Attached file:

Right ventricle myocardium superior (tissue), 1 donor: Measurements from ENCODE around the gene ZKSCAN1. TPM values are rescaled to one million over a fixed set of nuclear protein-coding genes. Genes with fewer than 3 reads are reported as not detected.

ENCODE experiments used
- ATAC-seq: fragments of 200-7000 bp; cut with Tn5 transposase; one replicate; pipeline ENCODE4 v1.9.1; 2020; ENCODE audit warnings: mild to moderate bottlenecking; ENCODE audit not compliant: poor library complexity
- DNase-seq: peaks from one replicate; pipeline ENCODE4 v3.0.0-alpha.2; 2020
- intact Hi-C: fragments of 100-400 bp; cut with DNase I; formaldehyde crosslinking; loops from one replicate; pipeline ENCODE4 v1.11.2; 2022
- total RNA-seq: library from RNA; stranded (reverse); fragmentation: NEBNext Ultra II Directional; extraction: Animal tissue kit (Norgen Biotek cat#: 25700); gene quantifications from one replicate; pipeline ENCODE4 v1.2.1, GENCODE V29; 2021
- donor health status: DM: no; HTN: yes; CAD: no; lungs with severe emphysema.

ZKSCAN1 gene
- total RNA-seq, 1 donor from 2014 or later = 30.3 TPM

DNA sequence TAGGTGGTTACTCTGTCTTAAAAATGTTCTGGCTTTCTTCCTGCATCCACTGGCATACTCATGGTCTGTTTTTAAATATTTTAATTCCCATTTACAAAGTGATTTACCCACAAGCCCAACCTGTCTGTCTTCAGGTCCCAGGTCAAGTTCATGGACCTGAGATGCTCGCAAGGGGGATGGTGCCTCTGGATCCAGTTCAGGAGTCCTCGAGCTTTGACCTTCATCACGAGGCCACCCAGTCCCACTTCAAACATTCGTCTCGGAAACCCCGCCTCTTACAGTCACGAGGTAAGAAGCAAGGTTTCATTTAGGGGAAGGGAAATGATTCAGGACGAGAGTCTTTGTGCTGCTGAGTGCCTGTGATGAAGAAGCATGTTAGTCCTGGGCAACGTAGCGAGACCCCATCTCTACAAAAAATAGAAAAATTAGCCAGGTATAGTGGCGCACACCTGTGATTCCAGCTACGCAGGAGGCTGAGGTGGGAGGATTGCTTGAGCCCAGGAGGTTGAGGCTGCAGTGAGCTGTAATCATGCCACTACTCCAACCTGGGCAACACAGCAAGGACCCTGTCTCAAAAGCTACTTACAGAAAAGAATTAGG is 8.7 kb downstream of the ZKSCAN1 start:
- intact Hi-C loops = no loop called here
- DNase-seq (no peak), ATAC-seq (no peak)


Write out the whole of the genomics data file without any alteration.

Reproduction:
Right ventricle myocardium superior (tissue), 1 donor: Measurements from ENCODE around the gene ZKSCAN1. TPM values are rescaled to one million over a fixed set of nuclear protein-coding genes. Genes with fewer than 3 reads are reported as not detected.

ENCODE experiments used
- ATAC-seq: fragments of 200-7000 bp; cut with Tn5 transposase; one replicate; pipeline ENCODE4 v1.9.1; 2020; ENCODE audit warnings: mild to moderate bottlenecking; ENCODE audit not compliant: poor library complexity
- DNase-seq: peaks from one replicate; pipeline ENCODE4 v3.0.0-alpha.2; 2020
- intact Hi-C: fragments of 100-400 bp; cut with DNase I; formaldehyde crosslinking; loops from one replicate; pipeline ENCODE4 v1.11.2; 2022
- total RNA-seq: library from RNA; stranded (reverse); fragmentation: NEBNext Ultra II Directional; extraction: Animal tissue kit (Norgen Biotek cat#: 25700); gene quantifications from one replicate; pipeline ENCODE4 v1.2.1, GENCODE V29; 2021
- donor health status: DM: no; HTN: yes; CAD: no; lungs with severe emphysema.

ZKSCAN1 gene
- total RNA-seq, 1 donor from 2014 or later = 30.3 TPM

DNA sequence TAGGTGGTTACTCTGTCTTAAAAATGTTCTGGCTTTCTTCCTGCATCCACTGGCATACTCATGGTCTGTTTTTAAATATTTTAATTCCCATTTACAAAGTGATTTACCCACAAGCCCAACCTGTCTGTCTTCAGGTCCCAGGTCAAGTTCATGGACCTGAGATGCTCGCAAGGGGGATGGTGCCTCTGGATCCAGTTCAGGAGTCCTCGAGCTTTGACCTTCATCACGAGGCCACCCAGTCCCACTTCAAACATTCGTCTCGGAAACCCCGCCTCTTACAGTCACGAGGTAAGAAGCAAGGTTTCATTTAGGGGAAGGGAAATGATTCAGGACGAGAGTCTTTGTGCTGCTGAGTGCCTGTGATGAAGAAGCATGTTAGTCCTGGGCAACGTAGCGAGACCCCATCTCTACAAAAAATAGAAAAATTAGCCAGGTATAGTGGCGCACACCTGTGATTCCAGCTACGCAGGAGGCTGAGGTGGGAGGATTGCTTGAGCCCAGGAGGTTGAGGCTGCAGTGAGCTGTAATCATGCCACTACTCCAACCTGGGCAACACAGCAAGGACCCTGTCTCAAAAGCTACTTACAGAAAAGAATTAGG is 8.7 kb downstream of the ZKSCAN1 start:
- intact Hi-C loops = no loop called here
- DNase-seq (no peak), ATAC-seq (no peak)